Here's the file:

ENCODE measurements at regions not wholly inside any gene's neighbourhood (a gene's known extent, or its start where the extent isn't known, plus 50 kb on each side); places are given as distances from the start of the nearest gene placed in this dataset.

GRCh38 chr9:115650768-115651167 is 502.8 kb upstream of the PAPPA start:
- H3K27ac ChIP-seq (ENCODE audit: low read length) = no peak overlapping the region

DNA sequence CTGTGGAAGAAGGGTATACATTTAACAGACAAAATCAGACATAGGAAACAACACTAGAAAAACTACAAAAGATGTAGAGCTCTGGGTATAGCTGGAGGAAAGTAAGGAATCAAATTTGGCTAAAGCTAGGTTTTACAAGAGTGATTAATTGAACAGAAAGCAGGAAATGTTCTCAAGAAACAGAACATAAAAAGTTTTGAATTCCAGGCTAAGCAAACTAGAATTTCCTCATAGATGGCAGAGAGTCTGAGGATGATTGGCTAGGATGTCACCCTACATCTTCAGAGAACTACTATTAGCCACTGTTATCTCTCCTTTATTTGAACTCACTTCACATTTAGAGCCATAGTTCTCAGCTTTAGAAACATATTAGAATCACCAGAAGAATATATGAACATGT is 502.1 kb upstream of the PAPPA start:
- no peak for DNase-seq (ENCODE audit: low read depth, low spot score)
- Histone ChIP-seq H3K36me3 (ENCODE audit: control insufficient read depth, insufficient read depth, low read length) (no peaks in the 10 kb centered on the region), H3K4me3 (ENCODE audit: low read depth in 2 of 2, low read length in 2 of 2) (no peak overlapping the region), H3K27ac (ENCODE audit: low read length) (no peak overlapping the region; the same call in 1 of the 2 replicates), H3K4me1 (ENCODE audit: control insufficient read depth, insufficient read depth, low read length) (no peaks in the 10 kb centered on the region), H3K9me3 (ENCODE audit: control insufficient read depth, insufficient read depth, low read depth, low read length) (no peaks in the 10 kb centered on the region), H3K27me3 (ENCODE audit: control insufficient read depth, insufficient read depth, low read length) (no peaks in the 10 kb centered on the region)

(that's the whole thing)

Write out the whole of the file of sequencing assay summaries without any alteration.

ENCODE measurements at regions not wholly inside any gene's neighbourhood (a gene's known extent, or its start where the extent isn't known, plus 50 kb on each side); places are given as distances from the start of the nearest gene placed in this dataset.

GRCh38 chr9:115650768-115651167 is 502.8 kb upstream of the PAPPA start:
- H3K27ac ChIP-seq (ENCODE audit: low read length) = no peak overlapping the region

DNA sequence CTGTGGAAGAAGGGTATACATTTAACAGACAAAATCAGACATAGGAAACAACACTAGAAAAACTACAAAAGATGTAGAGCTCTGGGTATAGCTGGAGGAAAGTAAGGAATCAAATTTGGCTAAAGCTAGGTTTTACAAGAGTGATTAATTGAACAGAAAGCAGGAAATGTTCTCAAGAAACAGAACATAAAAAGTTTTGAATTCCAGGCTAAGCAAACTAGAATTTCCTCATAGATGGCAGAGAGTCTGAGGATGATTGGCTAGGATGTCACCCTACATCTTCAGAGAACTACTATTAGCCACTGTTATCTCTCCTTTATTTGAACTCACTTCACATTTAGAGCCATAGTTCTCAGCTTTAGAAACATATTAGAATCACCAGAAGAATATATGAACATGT is 502.1 kb upstream of the PAPPA start:
- no peak for DNase-seq (ENCODE audit: low read depth, low spot score)
- Histone ChIP-seq H3K36me3 (ENCODE audit: control insufficient read depth, insufficient read depth, low read length) (no peaks in the 10 kb centered on the region), H3K4me3 (ENCODE audit: low read depth in 2 of 2, low read length in 2 of 2) (no peak overlapping the region), H3K27ac (ENCODE audit: low read length) (no peak overlapping the region; the same call in 1 of the 2 replicates), H3K4me1 (ENCODE audit: control insufficient read depth, insufficient read depth, low read length) (no peaks in the 10 kb centered on the region), H3K9me3 (ENCODE audit: control insufficient read depth, insufficient read depth, low read depth, low read length) (no peaks in the 10 kb centered on the region), H3K27me3 (ENCODE audit: control insufficient read depth, insufficient read depth, low read length) (no peaks in the 10 kb centered on the region)